MARQUETTE — Nine months into a $70 million project, construction of the new Marquette Energy Center is ahead of schedule.
Paul Kitti, the executive director of the Marquette Board of Light and Power, says about 125 local laborers are working 10 hours a day, 6 days a week to secure Marquette’s energy future.
“Couldn’t be prouder for the local workforce,” said Kitti. “Things are moving along real well with the subcontractors. It’s something that the community is going to be very proud of and we’re excited to be able to deliver this project to the community.”
BLP officials are aiming for the month of June for the energy center to be fully operational. But before that happens, the three 17-megawatt natural gas Wartsila Engines that are the center of the project will undergo a smoke test.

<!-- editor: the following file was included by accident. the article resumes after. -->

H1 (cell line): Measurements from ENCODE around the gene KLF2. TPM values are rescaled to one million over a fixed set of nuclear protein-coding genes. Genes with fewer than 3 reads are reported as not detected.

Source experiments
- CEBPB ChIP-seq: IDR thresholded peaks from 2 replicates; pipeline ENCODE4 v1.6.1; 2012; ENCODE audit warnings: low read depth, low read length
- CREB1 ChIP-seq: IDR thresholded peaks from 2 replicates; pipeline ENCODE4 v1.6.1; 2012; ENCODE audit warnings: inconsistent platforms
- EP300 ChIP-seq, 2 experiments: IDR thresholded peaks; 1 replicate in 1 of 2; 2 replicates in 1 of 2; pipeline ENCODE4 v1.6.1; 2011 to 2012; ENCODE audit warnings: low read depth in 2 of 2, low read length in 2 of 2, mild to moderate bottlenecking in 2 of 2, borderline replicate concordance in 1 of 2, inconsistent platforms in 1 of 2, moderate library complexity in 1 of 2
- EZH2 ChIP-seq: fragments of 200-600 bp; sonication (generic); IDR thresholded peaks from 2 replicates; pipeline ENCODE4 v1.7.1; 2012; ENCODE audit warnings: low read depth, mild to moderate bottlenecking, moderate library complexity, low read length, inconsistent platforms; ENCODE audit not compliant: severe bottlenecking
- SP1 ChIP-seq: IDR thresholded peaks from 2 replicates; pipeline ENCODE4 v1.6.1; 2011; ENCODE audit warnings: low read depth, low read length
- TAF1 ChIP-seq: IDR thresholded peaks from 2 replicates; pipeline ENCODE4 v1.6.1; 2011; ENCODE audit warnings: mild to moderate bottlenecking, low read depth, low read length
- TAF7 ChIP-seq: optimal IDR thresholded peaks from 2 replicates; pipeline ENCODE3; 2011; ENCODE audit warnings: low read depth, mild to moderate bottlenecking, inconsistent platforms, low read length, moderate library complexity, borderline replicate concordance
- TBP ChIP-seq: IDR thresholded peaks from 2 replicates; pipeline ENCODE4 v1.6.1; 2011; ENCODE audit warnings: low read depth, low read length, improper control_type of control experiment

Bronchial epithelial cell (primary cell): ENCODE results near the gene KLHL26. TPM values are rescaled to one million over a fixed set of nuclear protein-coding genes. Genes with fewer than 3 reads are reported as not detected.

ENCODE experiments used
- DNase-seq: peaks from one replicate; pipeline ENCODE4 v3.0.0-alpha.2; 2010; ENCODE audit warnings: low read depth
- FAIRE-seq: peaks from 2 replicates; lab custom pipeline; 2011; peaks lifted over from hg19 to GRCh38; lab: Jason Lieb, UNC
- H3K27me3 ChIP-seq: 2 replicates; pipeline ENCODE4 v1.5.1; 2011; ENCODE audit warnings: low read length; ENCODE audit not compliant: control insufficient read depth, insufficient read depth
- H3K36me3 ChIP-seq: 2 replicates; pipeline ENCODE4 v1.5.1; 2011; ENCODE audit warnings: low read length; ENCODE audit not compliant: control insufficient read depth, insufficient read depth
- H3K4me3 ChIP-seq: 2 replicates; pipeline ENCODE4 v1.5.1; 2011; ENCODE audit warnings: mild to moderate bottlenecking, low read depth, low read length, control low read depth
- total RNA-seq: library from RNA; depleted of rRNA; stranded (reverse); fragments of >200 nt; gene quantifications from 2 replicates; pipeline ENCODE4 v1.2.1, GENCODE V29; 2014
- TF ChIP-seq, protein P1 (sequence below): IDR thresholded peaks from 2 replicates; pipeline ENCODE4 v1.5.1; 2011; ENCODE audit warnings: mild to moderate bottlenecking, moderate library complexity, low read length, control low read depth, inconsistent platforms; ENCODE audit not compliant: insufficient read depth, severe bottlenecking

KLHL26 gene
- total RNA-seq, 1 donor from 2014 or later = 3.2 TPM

“First Smoke is when we get the engines fired up. It’s not like you’re going to see a lot of smoke coming out of the stacks or anything,” said Kitti. “It’s literally when we start getting fire into the engines.”
While construction crews continue to lay pipe and hook up wires, the Wartsila Engines will remain covered until everything is done.
“We want this site as clean as an OR at Duke LifePoint,” said Kitti. It has to be clean, it has to be dust free. The engine hall is going to be cleaned up and washed down so to speak.”
Kitti says the other project at the energy center, the solar garden, will take place this summer. BLP customers can buy a solar panel, which in turn, will give them a credit on their electric bill.
“It’s a way for them to experience some green energy,” said Kitti. “What will do is we’re going to move that electricity generated by the solar panels into our system right here at our substation.”
In order to construct the energy center, BLP officials raised electric rates by 30% last October.